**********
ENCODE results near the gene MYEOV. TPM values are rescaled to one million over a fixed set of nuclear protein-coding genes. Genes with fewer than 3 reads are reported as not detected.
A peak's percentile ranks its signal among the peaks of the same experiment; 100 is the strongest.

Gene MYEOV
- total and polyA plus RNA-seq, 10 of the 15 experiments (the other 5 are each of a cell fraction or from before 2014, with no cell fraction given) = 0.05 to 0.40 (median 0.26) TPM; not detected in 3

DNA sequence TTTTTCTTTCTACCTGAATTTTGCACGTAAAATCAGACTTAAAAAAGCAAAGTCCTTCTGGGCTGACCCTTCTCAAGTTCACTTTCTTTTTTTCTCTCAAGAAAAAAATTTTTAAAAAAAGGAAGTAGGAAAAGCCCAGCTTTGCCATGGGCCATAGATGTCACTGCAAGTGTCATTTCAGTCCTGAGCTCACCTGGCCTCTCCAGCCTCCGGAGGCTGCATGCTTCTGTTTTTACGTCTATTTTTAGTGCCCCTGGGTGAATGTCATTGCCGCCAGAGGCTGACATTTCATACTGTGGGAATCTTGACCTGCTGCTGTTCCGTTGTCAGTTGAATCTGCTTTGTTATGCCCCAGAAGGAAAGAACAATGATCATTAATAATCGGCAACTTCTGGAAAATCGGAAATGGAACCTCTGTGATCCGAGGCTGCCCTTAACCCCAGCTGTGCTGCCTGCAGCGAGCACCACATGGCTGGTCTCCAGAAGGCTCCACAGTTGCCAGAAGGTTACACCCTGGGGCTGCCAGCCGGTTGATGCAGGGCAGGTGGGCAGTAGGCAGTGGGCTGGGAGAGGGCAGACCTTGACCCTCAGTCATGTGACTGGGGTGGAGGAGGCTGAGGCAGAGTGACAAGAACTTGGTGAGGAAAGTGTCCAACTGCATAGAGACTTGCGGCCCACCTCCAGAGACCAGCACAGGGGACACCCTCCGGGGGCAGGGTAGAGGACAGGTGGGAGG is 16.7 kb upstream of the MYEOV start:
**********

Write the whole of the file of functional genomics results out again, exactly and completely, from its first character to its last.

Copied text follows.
ENCODE results near the gene MYEOV. TPM values are rescaled to one million over a fixed set of nuclear protein-coding genes. Genes with fewer than 3 reads are reported as not detected.
A peak's percentile ranks its signal among the peaks of the same experiment; 100 is the strongest.

Gene MYEOV
- total and polyA plus RNA-seq, 10 of the 15 experiments (the other 5 are each of a cell fraction or from before 2014, with no cell fraction given) = 0.05 to 0.40 (median 0.26) TPM; not detected in 3

DNA sequence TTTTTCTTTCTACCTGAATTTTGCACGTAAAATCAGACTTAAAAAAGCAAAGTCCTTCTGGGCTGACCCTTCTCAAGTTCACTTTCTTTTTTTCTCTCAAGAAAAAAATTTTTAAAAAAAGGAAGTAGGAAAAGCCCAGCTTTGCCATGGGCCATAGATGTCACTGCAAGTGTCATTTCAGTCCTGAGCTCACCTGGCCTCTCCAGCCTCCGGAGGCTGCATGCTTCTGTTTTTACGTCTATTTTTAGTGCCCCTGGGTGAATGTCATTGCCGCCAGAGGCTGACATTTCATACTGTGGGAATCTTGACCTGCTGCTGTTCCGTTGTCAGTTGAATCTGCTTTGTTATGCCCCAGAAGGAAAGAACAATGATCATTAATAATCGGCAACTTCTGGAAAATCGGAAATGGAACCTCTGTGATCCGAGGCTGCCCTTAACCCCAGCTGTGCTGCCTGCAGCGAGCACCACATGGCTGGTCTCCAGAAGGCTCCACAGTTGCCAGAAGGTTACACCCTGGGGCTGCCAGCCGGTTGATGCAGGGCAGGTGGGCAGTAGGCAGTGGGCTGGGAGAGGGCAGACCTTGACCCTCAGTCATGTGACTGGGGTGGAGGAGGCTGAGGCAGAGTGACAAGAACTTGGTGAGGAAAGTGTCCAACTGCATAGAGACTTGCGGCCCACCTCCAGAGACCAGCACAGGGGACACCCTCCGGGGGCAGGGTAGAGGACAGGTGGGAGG is 16.7 kb upstream of the MYEOV start: